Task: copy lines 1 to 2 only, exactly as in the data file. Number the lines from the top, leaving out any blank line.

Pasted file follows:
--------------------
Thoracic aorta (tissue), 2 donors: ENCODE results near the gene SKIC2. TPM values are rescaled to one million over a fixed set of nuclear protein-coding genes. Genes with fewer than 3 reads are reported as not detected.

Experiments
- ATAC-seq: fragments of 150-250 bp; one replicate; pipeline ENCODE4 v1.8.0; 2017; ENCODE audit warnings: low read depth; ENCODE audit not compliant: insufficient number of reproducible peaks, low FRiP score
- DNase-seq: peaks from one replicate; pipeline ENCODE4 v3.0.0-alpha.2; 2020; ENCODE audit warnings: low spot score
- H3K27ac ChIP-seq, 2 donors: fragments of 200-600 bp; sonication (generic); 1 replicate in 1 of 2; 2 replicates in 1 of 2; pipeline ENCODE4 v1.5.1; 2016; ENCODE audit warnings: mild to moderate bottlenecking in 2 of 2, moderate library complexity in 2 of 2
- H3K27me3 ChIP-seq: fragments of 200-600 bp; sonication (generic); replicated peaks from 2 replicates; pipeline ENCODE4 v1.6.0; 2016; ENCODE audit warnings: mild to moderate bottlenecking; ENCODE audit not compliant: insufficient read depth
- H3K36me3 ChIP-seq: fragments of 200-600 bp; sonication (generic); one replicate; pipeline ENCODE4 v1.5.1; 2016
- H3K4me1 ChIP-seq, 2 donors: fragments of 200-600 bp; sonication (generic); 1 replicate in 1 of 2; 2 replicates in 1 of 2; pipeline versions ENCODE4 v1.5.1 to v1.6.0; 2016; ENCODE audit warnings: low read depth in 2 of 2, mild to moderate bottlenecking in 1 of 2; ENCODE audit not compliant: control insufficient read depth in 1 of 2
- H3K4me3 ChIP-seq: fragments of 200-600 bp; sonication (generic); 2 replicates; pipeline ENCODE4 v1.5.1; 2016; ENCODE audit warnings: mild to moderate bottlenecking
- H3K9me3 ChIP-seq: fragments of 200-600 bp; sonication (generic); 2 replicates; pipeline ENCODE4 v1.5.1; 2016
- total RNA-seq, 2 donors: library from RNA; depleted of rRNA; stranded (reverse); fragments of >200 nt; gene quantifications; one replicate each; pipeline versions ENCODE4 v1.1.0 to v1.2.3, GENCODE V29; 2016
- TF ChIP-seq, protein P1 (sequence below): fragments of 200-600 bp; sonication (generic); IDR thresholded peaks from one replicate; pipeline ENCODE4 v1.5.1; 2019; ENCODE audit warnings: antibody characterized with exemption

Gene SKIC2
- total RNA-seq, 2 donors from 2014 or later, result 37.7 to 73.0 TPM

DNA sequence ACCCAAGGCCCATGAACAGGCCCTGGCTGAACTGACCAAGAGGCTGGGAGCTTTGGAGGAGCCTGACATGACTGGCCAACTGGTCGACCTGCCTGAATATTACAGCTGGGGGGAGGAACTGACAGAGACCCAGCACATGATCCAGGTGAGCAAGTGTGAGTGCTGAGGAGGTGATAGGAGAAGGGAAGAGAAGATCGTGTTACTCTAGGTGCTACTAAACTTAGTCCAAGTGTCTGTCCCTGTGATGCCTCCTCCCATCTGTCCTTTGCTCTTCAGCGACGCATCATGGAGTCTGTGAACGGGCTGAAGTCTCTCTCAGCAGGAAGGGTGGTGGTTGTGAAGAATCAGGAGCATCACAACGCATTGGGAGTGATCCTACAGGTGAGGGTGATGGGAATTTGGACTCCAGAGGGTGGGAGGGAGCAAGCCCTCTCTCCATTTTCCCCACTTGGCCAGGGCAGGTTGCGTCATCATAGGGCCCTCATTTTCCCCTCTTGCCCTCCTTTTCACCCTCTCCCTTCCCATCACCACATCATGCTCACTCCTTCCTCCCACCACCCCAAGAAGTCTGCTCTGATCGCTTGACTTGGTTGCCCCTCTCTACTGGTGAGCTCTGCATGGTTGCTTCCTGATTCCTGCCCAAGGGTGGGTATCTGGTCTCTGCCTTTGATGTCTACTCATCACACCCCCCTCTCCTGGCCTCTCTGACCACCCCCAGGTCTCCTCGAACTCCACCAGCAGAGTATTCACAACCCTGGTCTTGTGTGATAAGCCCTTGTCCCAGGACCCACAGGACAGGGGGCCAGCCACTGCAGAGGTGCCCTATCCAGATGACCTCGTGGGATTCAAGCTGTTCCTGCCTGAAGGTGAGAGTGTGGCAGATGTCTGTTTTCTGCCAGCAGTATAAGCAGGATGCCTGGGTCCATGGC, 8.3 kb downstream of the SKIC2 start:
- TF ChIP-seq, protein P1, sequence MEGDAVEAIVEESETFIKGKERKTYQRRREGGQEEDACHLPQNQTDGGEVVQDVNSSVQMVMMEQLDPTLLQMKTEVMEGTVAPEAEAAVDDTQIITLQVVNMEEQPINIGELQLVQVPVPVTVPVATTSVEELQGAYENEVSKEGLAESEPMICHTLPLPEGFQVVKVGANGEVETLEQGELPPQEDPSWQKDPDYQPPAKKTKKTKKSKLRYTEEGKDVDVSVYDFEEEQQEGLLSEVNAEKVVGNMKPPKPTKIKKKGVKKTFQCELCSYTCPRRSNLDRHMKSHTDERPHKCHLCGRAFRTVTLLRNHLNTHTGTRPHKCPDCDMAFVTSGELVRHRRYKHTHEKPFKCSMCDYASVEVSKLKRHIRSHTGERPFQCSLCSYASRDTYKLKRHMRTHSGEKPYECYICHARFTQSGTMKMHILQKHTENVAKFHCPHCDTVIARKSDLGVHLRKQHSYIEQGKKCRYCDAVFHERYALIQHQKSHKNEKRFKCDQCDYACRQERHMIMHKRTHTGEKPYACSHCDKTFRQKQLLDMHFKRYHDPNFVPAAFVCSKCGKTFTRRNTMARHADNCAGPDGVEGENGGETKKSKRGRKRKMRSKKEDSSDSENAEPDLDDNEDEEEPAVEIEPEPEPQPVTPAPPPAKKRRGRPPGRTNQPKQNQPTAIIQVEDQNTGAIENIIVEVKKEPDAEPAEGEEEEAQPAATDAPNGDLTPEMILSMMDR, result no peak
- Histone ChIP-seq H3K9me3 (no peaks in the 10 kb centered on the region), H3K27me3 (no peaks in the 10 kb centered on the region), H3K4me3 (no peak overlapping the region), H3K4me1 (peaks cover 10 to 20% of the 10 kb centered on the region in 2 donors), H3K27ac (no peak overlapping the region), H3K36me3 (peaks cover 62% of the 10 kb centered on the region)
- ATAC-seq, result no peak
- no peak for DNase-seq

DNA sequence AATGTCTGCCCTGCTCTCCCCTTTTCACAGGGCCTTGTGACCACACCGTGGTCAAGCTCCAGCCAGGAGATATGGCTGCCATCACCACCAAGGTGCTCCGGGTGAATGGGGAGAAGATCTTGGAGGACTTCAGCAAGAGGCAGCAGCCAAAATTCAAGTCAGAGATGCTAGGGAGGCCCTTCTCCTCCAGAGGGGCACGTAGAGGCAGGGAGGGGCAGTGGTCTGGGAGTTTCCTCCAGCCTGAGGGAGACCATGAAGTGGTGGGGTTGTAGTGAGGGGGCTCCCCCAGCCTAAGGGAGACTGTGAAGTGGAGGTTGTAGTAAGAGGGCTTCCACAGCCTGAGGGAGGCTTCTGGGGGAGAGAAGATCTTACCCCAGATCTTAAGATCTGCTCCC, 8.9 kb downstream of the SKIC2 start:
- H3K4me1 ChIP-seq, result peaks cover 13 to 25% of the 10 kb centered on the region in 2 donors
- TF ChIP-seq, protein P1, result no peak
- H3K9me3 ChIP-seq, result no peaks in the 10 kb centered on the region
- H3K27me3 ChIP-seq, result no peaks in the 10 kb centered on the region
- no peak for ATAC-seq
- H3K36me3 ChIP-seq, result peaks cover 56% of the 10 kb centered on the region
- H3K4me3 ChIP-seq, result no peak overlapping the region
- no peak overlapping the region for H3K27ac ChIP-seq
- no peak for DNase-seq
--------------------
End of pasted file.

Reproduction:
Thoracic aorta (tissue), 2 donors: ENCODE results near the gene SKIC2. TPM values are rescaled to one million over a fixed set of nuclear protein-coding genes. Genes with fewer than 3 reads are reported as not detected.

Experiments